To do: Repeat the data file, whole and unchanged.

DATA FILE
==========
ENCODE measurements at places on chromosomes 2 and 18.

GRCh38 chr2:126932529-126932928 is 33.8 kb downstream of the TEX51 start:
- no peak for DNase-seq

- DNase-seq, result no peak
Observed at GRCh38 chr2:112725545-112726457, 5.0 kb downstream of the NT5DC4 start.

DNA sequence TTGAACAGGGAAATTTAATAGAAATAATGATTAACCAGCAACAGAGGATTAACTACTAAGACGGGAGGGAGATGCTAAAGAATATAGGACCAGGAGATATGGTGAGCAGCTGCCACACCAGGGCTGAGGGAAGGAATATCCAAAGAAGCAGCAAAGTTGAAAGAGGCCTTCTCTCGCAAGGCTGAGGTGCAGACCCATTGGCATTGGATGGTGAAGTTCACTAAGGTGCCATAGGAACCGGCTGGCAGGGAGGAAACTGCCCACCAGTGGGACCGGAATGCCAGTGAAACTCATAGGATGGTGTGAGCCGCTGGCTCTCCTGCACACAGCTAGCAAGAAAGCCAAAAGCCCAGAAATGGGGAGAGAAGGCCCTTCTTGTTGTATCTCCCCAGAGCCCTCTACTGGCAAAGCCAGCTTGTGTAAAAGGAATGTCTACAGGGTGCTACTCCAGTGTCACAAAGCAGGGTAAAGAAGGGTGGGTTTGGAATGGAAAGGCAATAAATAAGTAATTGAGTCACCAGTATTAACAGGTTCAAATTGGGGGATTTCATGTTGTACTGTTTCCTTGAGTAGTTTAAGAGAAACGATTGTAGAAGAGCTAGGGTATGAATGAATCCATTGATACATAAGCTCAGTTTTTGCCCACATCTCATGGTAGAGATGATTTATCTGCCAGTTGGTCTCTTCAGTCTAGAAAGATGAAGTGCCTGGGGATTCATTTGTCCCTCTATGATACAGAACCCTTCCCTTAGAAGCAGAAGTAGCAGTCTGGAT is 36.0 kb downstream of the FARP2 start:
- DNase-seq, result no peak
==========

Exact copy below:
ENCODE measurements at places on chromosomes 2 and 18.

GRCh38 chr2:126932529-126932928 is 33.8 kb downstream of the TEX51 start:
- no peak for DNase-seq

- DNase-seq, result no peak
Observed at GRCh38 chr2:112725545-112726457, 5.0 kb downstream of the NT5DC4 start.

DNA sequence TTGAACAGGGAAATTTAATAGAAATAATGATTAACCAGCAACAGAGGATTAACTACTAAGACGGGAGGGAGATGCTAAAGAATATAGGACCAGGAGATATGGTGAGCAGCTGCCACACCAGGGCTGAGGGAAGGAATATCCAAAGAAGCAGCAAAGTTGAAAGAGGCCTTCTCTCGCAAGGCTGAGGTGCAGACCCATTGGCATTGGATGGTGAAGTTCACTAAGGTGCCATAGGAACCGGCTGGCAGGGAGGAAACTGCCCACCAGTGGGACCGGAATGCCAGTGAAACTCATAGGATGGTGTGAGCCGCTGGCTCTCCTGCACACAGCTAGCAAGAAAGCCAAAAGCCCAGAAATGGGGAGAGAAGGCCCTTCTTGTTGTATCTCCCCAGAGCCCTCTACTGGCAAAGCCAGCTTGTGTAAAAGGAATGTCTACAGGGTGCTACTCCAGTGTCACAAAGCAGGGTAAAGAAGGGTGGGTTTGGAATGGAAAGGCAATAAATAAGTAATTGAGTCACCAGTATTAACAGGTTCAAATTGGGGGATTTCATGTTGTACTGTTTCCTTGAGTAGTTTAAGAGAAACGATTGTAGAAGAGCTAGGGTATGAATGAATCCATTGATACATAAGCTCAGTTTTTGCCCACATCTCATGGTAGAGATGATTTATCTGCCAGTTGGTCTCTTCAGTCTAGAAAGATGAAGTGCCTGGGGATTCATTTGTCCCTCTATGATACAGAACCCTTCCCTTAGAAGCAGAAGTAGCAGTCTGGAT is 36.0 kb downstream of the FARP2 start:
- DNase-seq, result no peak